Why is it said that in a small, lost town of Chihuahua, Mexico exists the largest concentration of artists on the face of this earth?
Why are some of the contemporary works of art that are created in this little town sold for incredibly high prices on the international market?
Why are thousands of tourists from the United States, Europe, and Japan, as well as other parts of the world, coming to this place?
Why have I heard many people say that since they became familiar with these works of art, their lives have never been the same?
Twelve-year-old Juan Quezada had abandoned school to work in the fields and make his contribution to the low family economy. His surroundings were the same as they had been 600 years ago for the members of a sophisticated culture called “Casas Grandes“, who erected the city of Paquimé, evolved and then inexplicably disappeared.
Over the ruins of that lost civilization was built a poor, dusty town, lacking in everything, named Juan Mata Ortiz. There, little Juan Quezada, always reserved and alone, began to gather firewood. On his adventures, he used to find the remains of ceramic which served as testimony to the artistic level reached by the inhabitants of ancient Paquimé. Their designs and forms caught Juan’s attention, and through extraordinary intuition, Juan began to reproduce the techniques used hundreds of years ago. Juan did not work alone. There were several friends working together, their discoveries about pottery making. They were the legendary Felix Ortiz, Rojelio Silveira, and Emeterio Ortiz.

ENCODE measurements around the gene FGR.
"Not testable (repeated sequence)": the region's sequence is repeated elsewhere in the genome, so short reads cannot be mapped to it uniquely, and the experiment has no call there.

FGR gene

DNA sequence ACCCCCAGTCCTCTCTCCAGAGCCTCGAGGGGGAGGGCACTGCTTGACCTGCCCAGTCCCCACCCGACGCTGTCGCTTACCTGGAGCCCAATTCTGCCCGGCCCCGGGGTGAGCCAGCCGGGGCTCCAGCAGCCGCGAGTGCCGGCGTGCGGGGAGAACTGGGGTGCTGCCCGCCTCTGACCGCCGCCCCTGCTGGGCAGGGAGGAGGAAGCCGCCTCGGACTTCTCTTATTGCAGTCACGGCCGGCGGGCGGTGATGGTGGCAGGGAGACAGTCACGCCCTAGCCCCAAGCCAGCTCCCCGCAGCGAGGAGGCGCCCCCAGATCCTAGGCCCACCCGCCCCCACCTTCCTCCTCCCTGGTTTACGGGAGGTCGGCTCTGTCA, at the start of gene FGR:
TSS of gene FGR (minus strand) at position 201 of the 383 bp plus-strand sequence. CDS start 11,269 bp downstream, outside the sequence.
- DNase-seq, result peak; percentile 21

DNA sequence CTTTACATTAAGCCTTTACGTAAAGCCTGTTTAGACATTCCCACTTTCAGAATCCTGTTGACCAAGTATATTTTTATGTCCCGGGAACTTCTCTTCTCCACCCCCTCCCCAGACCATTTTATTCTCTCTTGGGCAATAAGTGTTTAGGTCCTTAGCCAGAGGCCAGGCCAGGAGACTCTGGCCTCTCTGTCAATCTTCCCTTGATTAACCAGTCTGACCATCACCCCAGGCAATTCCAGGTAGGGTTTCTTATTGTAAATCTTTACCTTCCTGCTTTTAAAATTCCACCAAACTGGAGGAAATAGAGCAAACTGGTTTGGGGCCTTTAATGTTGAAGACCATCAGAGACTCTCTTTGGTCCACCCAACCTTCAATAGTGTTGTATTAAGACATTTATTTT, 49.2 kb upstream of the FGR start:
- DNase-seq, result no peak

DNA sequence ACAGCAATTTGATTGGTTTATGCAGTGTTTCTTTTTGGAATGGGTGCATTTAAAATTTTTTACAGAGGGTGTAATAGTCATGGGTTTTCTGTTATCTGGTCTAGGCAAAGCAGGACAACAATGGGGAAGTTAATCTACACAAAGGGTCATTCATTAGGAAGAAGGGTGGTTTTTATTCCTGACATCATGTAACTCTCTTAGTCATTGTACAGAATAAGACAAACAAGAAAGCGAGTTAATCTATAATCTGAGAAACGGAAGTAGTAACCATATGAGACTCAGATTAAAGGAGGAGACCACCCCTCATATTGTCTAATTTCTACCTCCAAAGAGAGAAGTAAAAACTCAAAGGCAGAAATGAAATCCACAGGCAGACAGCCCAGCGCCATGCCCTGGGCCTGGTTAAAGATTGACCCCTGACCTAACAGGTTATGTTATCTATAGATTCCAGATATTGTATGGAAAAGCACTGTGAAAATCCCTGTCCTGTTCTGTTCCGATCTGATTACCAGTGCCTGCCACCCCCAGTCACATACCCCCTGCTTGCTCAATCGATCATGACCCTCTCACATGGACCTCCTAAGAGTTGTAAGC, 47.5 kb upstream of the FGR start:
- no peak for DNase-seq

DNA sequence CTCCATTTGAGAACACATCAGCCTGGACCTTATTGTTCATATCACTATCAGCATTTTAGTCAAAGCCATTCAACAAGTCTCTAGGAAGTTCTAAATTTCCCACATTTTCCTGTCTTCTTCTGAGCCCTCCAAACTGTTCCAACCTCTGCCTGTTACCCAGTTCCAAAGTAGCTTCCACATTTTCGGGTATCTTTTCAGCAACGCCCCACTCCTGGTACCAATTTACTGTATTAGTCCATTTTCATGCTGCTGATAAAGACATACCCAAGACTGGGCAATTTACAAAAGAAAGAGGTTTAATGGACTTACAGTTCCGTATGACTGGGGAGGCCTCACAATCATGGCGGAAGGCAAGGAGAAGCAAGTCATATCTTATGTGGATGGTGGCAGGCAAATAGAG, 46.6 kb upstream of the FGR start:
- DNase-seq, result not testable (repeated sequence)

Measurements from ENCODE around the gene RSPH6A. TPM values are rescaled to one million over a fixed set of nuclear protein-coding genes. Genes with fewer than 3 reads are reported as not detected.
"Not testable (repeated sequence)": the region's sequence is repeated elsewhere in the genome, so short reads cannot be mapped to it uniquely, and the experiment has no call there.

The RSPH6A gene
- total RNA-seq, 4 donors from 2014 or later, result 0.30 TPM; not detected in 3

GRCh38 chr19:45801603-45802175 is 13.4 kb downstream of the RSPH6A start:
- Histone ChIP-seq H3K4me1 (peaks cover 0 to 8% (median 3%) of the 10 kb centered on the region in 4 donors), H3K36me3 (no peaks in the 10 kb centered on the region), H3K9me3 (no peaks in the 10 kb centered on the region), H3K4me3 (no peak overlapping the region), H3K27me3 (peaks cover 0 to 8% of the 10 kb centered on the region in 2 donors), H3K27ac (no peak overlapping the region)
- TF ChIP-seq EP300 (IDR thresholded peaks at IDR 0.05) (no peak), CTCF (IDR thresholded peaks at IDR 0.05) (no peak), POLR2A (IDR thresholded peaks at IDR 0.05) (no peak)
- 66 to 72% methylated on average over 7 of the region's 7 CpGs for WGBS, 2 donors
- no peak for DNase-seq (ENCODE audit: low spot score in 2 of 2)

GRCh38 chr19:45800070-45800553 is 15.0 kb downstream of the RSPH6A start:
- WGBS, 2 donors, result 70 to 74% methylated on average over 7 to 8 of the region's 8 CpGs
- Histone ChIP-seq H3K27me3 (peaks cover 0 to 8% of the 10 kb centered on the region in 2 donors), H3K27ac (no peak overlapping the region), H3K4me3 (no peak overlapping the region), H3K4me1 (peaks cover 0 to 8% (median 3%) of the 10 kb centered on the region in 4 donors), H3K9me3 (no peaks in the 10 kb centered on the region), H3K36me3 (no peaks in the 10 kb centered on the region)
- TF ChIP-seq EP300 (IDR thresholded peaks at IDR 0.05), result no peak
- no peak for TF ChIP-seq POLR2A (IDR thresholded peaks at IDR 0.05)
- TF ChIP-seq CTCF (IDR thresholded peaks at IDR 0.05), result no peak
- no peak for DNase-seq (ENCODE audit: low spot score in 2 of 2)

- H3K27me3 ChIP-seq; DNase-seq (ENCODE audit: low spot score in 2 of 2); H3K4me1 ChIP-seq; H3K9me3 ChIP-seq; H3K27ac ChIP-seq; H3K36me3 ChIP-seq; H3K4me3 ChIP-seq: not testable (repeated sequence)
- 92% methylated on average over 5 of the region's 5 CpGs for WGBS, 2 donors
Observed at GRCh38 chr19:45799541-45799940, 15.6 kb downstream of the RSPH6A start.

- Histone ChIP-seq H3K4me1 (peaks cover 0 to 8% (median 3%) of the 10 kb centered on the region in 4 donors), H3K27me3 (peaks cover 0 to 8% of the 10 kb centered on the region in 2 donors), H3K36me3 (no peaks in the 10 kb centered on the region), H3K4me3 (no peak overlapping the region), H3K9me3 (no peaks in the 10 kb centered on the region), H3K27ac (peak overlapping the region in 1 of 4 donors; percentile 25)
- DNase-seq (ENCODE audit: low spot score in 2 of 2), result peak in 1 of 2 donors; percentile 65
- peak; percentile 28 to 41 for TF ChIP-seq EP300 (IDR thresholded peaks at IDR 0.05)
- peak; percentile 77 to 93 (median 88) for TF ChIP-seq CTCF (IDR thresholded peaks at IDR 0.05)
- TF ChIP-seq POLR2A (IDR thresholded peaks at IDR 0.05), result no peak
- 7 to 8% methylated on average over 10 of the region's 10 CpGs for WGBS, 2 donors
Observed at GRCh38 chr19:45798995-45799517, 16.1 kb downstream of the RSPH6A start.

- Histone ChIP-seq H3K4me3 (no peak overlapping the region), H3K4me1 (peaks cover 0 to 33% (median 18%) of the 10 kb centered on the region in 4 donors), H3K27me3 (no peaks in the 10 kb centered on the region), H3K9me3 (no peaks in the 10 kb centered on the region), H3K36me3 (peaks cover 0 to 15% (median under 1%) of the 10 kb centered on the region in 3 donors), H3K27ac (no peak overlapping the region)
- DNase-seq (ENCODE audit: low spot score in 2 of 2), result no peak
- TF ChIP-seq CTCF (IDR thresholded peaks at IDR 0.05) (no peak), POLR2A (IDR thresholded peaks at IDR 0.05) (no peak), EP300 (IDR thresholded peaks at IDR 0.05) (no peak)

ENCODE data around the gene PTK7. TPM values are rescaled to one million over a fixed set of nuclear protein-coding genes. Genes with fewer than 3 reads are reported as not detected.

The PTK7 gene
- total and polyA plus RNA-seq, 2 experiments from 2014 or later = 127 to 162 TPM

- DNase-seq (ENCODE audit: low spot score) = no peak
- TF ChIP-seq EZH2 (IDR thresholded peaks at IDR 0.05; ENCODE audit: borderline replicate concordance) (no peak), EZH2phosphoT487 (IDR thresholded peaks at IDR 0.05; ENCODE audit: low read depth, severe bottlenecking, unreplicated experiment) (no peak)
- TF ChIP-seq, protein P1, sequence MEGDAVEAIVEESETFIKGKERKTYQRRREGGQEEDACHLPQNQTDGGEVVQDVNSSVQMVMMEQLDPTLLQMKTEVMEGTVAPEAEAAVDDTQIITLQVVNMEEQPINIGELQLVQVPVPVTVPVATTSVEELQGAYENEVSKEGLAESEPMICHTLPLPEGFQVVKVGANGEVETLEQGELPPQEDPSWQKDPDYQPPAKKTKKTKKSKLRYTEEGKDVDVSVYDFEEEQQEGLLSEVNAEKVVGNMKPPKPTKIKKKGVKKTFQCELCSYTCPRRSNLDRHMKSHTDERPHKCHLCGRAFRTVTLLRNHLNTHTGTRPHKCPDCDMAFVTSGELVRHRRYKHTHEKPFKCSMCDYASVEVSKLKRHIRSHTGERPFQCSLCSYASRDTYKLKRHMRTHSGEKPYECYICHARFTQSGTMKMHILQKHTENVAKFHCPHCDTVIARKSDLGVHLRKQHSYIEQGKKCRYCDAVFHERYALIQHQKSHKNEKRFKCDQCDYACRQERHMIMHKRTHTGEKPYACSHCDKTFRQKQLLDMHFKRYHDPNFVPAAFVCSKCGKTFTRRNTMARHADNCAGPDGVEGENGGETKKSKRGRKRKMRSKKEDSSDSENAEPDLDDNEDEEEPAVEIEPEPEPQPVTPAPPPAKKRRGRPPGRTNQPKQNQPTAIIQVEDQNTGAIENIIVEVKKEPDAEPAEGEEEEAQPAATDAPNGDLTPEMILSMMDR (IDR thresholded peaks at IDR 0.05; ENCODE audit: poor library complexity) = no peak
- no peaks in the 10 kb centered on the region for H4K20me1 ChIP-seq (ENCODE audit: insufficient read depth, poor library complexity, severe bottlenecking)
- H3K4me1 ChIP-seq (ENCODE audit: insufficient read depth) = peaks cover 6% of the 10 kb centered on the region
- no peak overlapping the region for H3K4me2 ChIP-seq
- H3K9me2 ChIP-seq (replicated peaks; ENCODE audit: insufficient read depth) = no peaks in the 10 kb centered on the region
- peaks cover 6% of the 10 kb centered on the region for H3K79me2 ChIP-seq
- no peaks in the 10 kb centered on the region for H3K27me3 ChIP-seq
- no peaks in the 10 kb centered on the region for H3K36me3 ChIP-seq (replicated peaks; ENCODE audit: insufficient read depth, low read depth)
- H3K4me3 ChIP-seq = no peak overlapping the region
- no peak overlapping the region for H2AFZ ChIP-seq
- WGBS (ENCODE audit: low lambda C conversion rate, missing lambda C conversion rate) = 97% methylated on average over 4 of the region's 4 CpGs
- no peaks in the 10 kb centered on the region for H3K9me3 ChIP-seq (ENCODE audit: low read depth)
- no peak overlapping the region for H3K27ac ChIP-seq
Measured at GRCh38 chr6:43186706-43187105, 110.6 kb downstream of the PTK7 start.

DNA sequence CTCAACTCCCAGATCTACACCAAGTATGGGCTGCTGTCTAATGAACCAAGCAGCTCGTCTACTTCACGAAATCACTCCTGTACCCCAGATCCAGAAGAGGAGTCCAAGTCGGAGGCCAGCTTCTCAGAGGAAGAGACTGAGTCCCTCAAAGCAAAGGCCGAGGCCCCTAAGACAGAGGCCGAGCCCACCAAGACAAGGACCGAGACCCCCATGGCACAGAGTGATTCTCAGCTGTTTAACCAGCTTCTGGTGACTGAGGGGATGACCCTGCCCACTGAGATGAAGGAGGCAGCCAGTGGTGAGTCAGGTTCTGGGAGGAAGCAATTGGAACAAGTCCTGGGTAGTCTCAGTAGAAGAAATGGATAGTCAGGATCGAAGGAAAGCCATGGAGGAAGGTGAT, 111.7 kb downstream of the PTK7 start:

Together they kept the ceramic shards, examining them over and over again. It soon occurred to them that the materials used to make these pieces of art had to be close to where he was, and sure enough, he was able to combine the right amounts of different clays found in the mountains near Mata Ortiz. they also experimented with different materials to make the pigments he was going to need.
Eventually with their hands, serrated knives, and their ability, they learned to give a uniform thickness to the walls of the earthenware vessels. They worked on those ornamental designs by using drawings that they would trace in a symmetrical 180-degree form. These drawings were very similar to the drawings that they had seen in the pre-Columbian ceramics. They invented their own technique of firing the pieces, using cow manure as combustible. To protect their pieces from direct fire, they would cover them with cans or ceramic flower pots, which they would place over rocks so that the hot air would circulate.
They never realized the magnitude of their accomplishments, and everything indicated that they would go unnoticed by the world. However, the greatest stories are often woven with chance opportunities. Juan finally gave several of his pots to some salesmen who in turn took them to the United States. There, they exchanged them for clothing in a junk store in Deming, New Mexico – Bob’s Swap Shop. And that’s how the other protagonist of this story appeared: Spencer MacCallum, an American anthropologist, with a specialty in Art History, who liked to go to browse through those stores.
When Spencer entered Bob’s Swap Shop and saw the pots, he couldn’t help but to buy them. Once he got home, he observed them time and again, admiring their beauty, the perfection of their design and almost unearthly symmetry. Spencer couldn’t stop thinking that somewhere in the world existed an extraordinary artist, whose works of art were being sold in modest swap shops.